Will systematic organ replacement do the job? Or even a head transplant? Do we need to remain biological, or could synthetic body parts take over? Setting aside the ‘hardware’ questions, would it be sufficient to transfer the memory into a suitable receptor – real or artificial? Ultimately, could we liberate ourselves from our physical encumbrances? Might this constitute some form of rebirth – or should we accept our lot and patiently await the redemptive intervention of an insuperable supernatural presence? In any case, is it immoral to cheat death? Is it not ethically appropriate to strive for self-improvement, both physical and mental and isn’t modern technology a benign means to a desirable end?
But do these scenarios use up all the options? Are we definable by our embodiments? If not, by what extra-bodily capacity are we able to recognise the difference? And isn’t our brand of intentional action something alien to nature? Also, doesn’t consciousness introduce a real difference that is neither evident in the stark biology nor definable by what we happen to be conscious of? Likewise, what if there is more to us than a life we can call our own? Then what if we are more than a personality forged by circumstance – because personal being transcends our individuality and we retain the flexibility to be more than we can become in any number of biological lives?
It is said that science tells us who we are and how we got here, but there is also something about us that tells us what science is and where it is going.
Science teaches us there is something about personality that we overlook in treating it as a personal possession. Personality is not a fact locked-away inside us, or a thing fixed in ‘the self’; it is also a property of nature, culture and the universe at large. But as a property of nature, it changes the nature of nature – the nature of change being a moot point that we tend to overlook both personally and scientifically.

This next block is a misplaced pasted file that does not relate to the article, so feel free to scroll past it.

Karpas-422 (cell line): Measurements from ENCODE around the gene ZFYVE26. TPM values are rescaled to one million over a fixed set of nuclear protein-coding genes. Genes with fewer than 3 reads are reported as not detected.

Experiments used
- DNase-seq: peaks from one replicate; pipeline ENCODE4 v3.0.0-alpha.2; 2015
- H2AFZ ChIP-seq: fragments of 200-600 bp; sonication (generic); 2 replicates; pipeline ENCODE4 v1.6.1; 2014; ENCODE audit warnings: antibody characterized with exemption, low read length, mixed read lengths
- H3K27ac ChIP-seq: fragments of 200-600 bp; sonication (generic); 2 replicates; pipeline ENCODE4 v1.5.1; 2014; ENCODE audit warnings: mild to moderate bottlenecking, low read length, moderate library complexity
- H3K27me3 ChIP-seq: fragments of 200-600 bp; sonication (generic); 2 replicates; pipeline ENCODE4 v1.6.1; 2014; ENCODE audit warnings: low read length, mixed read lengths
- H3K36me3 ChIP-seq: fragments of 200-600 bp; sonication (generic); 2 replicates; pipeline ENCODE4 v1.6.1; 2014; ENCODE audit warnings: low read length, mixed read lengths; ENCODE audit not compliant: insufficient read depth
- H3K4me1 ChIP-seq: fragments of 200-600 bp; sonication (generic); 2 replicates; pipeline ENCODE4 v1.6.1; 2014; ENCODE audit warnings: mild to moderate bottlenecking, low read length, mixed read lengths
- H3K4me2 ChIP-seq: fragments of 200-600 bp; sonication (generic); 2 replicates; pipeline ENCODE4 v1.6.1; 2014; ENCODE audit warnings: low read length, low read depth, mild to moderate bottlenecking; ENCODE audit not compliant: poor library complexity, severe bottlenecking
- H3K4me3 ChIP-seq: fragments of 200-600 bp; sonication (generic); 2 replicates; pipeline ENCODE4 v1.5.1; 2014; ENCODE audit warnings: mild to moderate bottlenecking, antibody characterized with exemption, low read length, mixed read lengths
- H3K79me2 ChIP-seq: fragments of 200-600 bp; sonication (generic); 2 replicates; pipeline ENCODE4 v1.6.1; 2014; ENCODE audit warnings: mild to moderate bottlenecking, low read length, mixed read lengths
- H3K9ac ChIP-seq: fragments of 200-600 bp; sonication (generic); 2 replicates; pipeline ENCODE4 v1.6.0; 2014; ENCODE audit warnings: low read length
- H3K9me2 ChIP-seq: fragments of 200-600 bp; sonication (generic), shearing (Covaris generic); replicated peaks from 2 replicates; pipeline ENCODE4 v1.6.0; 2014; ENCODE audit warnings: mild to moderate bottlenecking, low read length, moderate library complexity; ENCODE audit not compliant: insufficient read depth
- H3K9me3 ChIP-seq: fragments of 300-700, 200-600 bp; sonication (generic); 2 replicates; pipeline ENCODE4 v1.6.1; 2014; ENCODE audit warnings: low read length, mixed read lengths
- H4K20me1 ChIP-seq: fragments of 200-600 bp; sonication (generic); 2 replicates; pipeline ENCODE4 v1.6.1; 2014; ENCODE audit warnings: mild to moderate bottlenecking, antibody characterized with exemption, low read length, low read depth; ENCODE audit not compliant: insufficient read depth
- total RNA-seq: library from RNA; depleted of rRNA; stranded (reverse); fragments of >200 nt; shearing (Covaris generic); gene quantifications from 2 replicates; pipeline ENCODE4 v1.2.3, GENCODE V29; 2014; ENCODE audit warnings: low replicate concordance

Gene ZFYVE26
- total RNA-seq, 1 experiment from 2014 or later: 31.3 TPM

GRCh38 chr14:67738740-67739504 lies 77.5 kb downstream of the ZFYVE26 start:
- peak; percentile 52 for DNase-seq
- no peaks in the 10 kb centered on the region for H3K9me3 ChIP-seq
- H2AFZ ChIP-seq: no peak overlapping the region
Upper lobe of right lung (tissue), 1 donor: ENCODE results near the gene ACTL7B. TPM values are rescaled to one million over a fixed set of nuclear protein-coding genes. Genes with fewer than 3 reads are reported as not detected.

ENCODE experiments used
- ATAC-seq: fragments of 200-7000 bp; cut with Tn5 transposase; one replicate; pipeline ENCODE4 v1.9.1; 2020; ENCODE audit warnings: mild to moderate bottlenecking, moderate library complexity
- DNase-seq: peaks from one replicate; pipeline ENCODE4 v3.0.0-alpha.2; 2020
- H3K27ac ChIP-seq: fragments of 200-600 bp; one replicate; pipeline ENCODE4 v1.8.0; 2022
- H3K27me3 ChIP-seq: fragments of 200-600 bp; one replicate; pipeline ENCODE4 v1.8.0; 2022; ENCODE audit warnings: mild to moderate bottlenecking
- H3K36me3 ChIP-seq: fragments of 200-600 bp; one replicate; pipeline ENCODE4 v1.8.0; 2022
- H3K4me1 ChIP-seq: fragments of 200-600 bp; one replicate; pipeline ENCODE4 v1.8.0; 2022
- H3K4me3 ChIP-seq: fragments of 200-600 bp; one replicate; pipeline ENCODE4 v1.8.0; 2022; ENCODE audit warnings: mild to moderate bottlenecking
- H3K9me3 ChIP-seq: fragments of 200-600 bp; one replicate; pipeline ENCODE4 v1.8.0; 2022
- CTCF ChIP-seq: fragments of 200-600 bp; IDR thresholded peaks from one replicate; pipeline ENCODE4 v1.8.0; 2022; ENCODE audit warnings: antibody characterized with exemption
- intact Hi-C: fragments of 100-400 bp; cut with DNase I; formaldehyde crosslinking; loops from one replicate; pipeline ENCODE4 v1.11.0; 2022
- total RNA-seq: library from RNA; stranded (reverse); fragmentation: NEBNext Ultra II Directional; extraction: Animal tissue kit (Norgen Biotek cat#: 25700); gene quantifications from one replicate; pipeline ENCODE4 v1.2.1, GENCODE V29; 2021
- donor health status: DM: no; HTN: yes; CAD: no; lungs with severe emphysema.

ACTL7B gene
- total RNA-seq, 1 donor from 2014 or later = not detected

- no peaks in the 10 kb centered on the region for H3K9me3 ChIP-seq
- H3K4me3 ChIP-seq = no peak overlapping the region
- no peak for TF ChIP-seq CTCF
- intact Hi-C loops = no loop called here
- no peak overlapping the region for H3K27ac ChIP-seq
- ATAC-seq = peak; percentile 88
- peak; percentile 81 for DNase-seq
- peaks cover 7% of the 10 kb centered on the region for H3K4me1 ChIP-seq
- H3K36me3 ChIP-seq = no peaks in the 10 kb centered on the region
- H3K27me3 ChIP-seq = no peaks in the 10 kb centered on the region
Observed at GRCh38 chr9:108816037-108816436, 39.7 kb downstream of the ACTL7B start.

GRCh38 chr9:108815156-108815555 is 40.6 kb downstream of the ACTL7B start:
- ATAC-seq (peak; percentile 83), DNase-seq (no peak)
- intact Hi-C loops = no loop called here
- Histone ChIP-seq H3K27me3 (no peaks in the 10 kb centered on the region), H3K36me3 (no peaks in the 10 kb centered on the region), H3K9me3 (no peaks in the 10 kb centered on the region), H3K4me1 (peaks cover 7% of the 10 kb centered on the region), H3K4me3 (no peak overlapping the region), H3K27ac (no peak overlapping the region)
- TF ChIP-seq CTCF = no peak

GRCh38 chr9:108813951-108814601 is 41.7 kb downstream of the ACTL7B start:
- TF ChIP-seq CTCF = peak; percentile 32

Everything is subject to change: we change, nature diversifies, the universe evolves, and in the process something ‘impossible’ happens – things become more than they were – and the same thing happens to the nature of nature. Likewise, personal existence is embedded in nature yet marks a dramatic shift in the nature of nature. It opens up new boundaries of possibility with planned designs and purposes that defy scientific definitions of what nature is and does.
Personality is a strong force for change, a power in the universe, which we treat as a weak force, mirroring our weaknesses to the extent that we regard it as belonging to us as a property confined to our nature. However the very thing we strive to possess on our terms is the very thing we are bound to lose; whereas personal existence, as a property of the universe, endures in the nature of change as it shapes, transforms, and elevates.
Everything ‘got here’ through powers of change and everything is subject to changes that herald further expansions of power. ‘Impossibilities’ are overcome, evincing the magnitude of change in realities and realisations newly transformed. Staying as we are defines our incompletes and defies nature in a reality we try to make of ourselves and keep for ourselves. Change invites us to become something more, to grow into life by leaving something behind, thereby to gain capacities and faculties we never had – as did nature ‘in itself’.